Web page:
A quest for the ultimate, beautiful, meaningful picture

Landscape is hot


It’s summer (in our Northern hemisphere), but that is not what makes the landscape hot–or: it’s not the only thing that makes the landscape hot. There also is a lot of interest in the landscape, including the landscape in the Netherlands. At least that is what my newspaper says. Journalist and historian Jan Blokker is my source, and his sources are several books as well as the theme of the First International Triennial in Apeldoorn: ‘Nature as artifice’. For the Dutch landscape, although enjoyed and heralded as ‘nature’ is largely ‘artifice’–and changing at that! Rightly, Blokker writes that the Dutch landscape keeps changing. What our grandparents saw, was very different from what our famous 17th century painters saw, and we we see is vastly different again. In his article (alas not [yet?] online in the NRC Handelsblad site), two pictures are reproduced from re-issues books by Cas Oorthuys–more like our fathers’ generation–and mention is made of Gerco de Ruyter–a current photographer. Now that is landscape as I like it! In one of the books Blokker reviewed, De Ruijter is characterized as someone who ‘most loves pictures that seem abstract but that are composed of recognisable elements on second view’ [my translation]. Have a look at his website to see what that means! He is the guy who invented the camera-kite and to take random(?) landscape pictures.

That made me remember one of the pictures from my balloon trip this May–not made random but very much on purpose and very much with the abstraction idea in mind. Dutch landscape, especially when shaped by humans, is a Mondriaan painting (Blokker referred to the famous painter, too) and all you need to do to make it a modern version of Mondriaan is ensure that the lines are not vertical/horizontal but have a bit of a diagonal slant. Mondriaan would not like it for it is not ‘pure’ enough, but I think that my picture here does capture the Dutch landscape, Mondriaan’s spirit, and Gerco de Ruyter’s as well. Wish he saw it!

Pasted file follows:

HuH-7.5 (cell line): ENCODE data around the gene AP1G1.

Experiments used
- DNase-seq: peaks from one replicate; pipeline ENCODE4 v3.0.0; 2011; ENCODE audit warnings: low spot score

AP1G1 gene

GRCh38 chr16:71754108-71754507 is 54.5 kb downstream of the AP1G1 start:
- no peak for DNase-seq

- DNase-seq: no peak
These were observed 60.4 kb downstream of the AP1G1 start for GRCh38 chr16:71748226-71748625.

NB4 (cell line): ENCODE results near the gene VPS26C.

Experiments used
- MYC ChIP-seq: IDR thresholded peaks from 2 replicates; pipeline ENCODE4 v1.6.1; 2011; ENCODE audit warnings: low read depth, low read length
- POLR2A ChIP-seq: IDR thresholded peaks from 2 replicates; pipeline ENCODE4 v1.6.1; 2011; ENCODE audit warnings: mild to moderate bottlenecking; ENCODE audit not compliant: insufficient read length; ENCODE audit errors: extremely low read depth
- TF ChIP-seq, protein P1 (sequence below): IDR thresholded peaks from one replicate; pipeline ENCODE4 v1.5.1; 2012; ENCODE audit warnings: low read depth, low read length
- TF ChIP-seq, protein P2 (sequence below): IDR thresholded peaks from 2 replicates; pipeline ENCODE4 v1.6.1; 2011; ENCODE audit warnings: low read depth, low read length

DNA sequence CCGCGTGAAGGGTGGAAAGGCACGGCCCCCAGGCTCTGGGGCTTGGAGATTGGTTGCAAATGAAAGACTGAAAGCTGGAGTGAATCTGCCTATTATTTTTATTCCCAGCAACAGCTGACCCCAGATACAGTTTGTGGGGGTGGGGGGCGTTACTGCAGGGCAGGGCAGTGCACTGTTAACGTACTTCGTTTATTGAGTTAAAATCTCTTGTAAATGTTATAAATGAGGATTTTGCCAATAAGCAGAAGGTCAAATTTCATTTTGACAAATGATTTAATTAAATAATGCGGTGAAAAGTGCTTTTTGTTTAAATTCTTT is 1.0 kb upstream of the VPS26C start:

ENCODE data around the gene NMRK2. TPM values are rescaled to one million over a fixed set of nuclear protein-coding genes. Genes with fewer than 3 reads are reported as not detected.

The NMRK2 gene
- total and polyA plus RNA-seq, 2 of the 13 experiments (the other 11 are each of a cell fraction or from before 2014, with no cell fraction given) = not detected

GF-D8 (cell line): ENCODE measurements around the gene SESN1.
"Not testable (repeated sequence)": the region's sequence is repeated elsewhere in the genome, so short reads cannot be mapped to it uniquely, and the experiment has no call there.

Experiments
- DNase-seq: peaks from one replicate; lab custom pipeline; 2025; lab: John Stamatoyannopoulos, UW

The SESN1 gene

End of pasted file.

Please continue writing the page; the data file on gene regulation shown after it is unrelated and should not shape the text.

At the same time, it is also a picture of the changing landscape in our time: the plastic on the field to protect the young crop is something our parents and grandparents would not have seen. And what about our children and grandchildren? Moreover, there is change at a smaller scale: some of the fields are still bare but the top-left bit has some beginning growth in green. That was spring arriving.


By the way, the book supplement of the NRC Handelsblad containing Blokker’s reviews opened with a tremendous picture of a volcano–impossible to take a photo like that in Holland. With a little searching I found the source of the photo and the name of the volcano, the Tungurahua in Ecuador. the photo seems to be in the public domain, so I don’t hesitate to copy it. The contrast of the lava on fire, the cold starry night, the white cloud and the black fume! Nothing abstract about it, no strange perspective, but pure nature that needs no artifice.

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